Four Master Literary Tropes

In this set of key ideas and imagery, I will make connections between the key ideas centered on “Utopia” as having a certain correspondence in music, a dialogical lyric key, if you will, and Burke’s work in literature, poetry and the resonance underlying these tropes that he sees are also affirming, confirming and evocative in social, political and cultural theory and actual “corporate body publics.” Burke sees a similar sense of the transcendent and autonomic living systems and integral whole well-being in social, political and cultural realms as found in those of poetry and literature. Thus, both Utopia as relying on music and Burke’s twofold conception of poetry and its four master tropes offer the same vision of the epic grandeur of creation, humanity and history: our life together, our inclusive fruition loves, goods, truths and mysteries, our twofold everlasting expansive flourishing with our eternal God and illimitable Humanity as two spirits, two orchestral opposing but gloriously creative composing thundering music and poetry. We are in this way of twofold being, made and sustained, promised and called, liberated and enchanted to each of us as extraordinary musicians and poets to compose and write our whole ways of life, loves, joys, social relationships, agonies and ecstasies, shared sense of beauty, mystery and awe, our community, nation, world, our manifest destiny that is never manifest as one hegemonic one, the horrible threat of the Beast (as in William Blake’s poetry and the similarly beautiful poetry of the Bible and Christian eschatology) but that of two divinehumane realities coming into ever more musically uplifting, and poetically rapturing fruitful social flourishing.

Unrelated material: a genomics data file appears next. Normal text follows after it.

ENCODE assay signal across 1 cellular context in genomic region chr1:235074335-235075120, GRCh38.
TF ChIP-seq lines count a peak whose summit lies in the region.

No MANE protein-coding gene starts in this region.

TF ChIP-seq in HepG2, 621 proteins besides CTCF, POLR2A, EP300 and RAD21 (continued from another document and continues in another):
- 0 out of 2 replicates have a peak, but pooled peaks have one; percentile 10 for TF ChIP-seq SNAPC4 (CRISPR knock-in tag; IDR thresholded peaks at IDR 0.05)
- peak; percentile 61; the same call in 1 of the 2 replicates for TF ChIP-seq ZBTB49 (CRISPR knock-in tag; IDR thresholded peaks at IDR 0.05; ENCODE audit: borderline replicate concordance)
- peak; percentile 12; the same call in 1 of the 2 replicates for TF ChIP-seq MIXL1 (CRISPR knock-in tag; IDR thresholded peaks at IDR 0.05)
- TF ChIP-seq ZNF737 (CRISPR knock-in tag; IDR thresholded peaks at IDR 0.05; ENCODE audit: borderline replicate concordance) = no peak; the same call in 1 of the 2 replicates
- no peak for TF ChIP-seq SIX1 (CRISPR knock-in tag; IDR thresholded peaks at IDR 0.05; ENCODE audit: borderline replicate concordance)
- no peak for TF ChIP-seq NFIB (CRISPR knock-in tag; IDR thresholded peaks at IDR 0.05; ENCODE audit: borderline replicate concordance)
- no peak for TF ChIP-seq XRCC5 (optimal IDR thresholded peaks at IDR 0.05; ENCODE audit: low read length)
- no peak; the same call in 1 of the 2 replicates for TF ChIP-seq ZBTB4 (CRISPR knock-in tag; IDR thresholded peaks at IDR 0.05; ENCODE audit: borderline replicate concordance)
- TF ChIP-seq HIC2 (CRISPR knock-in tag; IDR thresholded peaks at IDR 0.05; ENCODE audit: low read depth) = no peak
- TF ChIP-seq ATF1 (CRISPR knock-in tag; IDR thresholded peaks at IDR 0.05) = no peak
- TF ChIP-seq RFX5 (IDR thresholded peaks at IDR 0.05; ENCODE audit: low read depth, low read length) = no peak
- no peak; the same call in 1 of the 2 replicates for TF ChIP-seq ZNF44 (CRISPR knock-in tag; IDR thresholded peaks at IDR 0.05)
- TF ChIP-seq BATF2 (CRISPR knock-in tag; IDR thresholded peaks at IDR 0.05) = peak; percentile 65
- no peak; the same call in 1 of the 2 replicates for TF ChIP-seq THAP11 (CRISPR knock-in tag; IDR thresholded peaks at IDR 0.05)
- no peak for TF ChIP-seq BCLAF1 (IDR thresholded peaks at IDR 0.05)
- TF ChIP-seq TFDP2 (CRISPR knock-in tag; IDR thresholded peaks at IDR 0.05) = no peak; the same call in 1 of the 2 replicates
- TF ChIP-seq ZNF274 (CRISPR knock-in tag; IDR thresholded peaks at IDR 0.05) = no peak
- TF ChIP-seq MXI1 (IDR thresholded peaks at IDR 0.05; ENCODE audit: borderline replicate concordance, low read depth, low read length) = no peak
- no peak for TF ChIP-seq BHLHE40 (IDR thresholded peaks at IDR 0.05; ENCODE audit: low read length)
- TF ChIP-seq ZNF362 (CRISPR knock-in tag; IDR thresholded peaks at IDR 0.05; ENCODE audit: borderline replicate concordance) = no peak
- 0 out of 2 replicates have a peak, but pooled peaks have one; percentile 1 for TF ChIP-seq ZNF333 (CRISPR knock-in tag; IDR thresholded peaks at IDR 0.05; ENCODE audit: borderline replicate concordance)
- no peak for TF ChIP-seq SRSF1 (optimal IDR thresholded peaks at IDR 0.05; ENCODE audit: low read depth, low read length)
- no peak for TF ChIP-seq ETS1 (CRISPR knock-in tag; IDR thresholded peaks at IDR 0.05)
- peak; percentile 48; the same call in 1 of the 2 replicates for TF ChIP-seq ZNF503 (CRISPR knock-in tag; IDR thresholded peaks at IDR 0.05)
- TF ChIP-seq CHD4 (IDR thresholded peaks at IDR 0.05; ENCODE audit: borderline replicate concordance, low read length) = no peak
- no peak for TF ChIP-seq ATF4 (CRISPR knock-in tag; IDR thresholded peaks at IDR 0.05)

Thus: “We Are” with Utopia and Four Master Tropes strengthening our sense, capacity, imagination and understanding of this profound new way of being in two worlds, realities and hsitories at the same time, and never being more wholly alive, actually doubly!